One Region, One ASEAN Economic Community
In 2015, the Association of Southeast Asian Nations (ASEAN) will officially adopt a regional economic integration known as the ASEAN Economic Community (AEC).
Members of the ASEAN – Brunei Darussalam, the Kingdom of Cambodia, the Republic of Indonesia, the Lao People’s Democratic Republic, Malaysia, the Union of Myanmar, the Republic of the Philippines, the Republic of Singapore, the Kingdom of Thailand and the Socialist Republic of Viet Nam – see 2015 as a work in progress, with the end goal of a true AEC that enjoys the unique benefits of integration: (1) single market and production base, (2) competitive economic region, (3) equitable economic development and (4) integration into the global economy.
“The integration is a fact,” says Dr. Federico Macaranas of the Asian Institute of Management (AIM). He is AIM’s ASEAN 2015 project leader.
“Those who are better prepared will experience more success. More than this, the integration will greatly transform the perception of Philippine businesses – from a local one to a regional one.”
The AEC is envisioned to unite the ASEAN region with free movement of goods, services, investment, skilled labor and freer flow of capital.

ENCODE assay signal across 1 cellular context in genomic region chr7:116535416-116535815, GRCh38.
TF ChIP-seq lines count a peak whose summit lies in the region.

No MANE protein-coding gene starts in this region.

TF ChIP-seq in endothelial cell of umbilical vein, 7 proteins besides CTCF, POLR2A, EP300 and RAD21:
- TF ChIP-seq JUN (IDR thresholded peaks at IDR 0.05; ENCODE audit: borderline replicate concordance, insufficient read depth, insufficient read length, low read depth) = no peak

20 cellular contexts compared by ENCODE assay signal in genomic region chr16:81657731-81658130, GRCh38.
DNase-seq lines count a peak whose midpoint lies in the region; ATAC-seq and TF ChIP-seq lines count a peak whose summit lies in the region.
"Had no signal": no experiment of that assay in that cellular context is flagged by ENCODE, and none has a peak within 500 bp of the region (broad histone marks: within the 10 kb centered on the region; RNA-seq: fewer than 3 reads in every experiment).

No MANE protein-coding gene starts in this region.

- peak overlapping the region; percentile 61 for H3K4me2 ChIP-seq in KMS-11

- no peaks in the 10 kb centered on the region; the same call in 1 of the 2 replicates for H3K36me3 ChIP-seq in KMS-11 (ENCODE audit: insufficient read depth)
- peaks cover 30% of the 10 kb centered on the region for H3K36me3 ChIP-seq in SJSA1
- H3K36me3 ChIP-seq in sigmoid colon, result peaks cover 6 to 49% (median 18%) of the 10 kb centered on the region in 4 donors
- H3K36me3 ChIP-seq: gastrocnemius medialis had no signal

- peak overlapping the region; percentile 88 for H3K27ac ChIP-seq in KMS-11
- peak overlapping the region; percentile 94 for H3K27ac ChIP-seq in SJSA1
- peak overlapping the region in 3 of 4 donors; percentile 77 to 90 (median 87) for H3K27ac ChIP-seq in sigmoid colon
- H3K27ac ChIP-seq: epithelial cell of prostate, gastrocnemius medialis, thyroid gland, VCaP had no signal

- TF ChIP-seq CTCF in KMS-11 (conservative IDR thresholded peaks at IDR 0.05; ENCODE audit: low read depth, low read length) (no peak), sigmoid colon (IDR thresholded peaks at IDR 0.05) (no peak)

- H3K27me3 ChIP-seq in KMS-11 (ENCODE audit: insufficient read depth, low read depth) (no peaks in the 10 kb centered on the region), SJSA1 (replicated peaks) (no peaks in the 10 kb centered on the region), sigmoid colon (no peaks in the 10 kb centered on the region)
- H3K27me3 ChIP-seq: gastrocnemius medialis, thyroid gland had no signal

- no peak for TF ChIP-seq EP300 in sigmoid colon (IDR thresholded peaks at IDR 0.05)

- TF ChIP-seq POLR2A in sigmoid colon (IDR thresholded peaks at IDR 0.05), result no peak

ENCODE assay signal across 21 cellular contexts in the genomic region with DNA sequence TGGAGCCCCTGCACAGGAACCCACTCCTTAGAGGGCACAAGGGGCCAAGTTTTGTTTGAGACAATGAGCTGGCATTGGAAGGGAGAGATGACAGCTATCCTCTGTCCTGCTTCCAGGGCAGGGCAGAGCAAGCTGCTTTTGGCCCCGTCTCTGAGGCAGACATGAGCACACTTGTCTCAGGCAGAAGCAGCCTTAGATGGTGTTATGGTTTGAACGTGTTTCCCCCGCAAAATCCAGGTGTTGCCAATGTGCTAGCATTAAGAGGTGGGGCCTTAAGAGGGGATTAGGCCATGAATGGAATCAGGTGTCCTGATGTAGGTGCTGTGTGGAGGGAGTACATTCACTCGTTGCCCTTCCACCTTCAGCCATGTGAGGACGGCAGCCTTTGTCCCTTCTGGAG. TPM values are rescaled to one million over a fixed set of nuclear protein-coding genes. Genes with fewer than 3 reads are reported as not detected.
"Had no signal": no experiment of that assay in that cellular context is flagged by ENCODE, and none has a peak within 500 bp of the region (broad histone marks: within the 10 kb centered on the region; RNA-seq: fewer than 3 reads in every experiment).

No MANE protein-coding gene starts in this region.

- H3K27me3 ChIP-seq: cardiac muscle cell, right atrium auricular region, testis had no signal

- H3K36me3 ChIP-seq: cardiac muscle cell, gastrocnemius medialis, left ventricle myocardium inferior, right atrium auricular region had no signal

This magnitude of economic cooperation and integration will open up opportunities for the Philippines as part of the ASEAN; however, Dr. Macaranas and ASEAN 2015 experts like him believe the country and its industries should be better prepared.
“AEC is useful because it will give us partners that will make us stronger in our strengths and less weak in our weaknesses,” he says.
The professor offers six areas in which the Philippines can benefit from integration: (1) tariff reductions for rice and sugar; (2) foreign entry and participation in several business services; (3) professional exchange in fields such as engineering, nursing, architecture, surveying, medicine, dentistry, accountancy and tourism; (4) wholesale and retail trade distribution; (5) transport and communications and (6) real estate, specifically, property management, rentals, urban planning and landscaping.
While AEC and all the opportunities that it can bring the Philippines sound promising, the country first needs to be prepared for the job.
Dr. Macaranas raises business process outsourcing as a sort of metaphor for preparedness – the Philippines remains one of the top BPO destination, but he cautions that it’s not enough to be able to speak English with a twang as Filipinos could so easily do; what’s more important is to speak the language of customer service.
The ASEAN’s vision is for its whole to exceed the sum of its parts. The Philippines, one of the organization’s original founders, has a responsibility to see its goals through.